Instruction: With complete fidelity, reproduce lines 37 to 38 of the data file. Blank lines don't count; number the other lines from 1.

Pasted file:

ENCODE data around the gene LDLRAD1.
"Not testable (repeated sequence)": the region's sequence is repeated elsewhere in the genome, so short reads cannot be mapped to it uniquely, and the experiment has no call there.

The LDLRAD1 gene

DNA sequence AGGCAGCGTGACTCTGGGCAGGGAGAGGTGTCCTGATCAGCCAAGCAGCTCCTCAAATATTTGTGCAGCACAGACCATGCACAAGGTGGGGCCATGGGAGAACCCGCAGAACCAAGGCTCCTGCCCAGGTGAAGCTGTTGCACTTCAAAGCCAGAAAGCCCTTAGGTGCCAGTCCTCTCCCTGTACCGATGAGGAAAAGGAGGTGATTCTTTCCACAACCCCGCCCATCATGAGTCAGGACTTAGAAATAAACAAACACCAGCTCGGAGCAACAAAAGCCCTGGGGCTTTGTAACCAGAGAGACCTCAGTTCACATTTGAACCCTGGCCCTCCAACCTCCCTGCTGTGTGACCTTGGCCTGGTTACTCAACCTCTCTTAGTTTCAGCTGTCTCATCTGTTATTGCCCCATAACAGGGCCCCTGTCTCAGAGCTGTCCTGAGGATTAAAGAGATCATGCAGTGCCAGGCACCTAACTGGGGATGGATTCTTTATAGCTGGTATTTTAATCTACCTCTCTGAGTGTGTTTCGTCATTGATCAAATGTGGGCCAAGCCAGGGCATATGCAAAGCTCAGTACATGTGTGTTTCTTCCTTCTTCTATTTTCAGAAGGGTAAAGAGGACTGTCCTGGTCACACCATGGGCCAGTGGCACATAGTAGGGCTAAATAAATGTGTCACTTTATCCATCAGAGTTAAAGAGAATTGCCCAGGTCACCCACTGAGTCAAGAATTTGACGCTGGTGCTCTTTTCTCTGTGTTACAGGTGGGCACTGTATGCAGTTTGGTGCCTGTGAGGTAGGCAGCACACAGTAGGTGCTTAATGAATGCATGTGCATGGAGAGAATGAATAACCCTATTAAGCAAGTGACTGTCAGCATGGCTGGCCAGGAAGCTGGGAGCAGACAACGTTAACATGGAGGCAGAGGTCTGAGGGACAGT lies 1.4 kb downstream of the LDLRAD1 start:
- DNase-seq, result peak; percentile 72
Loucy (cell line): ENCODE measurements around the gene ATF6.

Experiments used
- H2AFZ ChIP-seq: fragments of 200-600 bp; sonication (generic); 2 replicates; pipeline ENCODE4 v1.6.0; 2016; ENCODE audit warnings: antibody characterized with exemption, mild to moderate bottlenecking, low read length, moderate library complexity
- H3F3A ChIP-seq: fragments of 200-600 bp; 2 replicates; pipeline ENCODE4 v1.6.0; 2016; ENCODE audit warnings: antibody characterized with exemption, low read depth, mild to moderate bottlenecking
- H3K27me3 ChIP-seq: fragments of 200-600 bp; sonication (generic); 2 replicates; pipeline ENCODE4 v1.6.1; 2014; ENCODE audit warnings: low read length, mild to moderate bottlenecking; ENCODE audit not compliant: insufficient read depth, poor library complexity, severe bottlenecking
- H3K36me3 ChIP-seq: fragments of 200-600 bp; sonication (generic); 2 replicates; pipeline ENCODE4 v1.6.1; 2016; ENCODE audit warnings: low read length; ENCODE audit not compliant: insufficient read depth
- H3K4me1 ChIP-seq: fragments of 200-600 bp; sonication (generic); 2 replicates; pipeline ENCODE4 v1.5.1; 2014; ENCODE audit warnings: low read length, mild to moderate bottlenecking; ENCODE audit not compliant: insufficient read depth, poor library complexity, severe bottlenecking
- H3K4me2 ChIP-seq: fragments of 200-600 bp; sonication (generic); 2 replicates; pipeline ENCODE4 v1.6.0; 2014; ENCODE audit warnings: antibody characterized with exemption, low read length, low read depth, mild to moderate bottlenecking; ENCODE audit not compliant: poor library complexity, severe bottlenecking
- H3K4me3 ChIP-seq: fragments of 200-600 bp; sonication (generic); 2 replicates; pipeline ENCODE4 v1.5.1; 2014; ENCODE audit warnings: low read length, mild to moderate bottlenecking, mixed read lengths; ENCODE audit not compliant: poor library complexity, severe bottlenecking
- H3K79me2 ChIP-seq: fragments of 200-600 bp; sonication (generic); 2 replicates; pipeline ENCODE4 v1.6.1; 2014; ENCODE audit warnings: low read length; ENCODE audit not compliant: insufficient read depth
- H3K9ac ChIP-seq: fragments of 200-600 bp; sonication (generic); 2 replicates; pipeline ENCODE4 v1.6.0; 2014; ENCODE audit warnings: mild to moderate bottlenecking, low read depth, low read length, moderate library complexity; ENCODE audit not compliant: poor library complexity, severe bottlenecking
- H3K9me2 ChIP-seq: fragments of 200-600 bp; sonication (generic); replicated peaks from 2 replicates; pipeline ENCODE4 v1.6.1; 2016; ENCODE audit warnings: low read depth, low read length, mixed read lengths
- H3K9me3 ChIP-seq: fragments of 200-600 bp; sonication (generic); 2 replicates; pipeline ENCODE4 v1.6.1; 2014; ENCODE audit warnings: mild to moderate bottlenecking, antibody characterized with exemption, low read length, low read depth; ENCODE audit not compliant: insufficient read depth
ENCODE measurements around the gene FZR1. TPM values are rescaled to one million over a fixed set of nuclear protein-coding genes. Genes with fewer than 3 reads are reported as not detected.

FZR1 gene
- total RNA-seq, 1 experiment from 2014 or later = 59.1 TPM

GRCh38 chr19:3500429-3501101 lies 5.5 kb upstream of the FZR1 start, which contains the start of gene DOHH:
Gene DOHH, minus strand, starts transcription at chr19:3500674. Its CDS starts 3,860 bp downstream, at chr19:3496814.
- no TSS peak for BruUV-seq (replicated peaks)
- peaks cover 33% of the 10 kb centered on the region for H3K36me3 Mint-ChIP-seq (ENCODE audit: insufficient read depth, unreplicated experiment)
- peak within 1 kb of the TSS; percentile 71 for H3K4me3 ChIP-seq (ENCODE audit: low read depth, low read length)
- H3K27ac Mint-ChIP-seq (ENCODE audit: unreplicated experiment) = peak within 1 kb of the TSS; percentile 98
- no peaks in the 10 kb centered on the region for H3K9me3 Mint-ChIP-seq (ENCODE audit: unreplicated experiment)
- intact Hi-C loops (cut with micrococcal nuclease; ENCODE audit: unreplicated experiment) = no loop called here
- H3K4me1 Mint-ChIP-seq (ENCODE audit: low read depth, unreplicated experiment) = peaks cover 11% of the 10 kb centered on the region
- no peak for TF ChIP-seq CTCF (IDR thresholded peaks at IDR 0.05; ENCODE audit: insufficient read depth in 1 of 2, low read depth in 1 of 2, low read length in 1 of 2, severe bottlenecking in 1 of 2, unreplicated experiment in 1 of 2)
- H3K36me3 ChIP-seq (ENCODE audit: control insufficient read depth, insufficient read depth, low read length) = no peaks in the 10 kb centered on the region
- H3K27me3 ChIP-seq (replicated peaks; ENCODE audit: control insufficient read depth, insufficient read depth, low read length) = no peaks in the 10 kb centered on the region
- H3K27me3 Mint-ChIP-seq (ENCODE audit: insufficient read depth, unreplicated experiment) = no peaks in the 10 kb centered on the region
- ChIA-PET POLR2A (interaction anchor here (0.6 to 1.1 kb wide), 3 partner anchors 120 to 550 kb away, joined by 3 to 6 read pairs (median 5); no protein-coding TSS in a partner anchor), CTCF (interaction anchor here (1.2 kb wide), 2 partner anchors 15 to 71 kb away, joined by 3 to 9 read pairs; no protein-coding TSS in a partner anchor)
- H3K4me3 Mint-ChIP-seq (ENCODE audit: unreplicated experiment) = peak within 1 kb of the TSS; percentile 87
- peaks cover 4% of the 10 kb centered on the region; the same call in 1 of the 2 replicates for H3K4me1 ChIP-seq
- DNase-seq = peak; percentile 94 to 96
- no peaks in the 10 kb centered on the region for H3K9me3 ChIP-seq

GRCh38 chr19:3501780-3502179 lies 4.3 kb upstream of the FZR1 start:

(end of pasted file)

- peaks cover 4% of the 10 kb centered on the region; the same call in 1 of the 2 replicates for H3K4me1 ChIP-seq
- DNase-seq = peak; percentile 94 to 96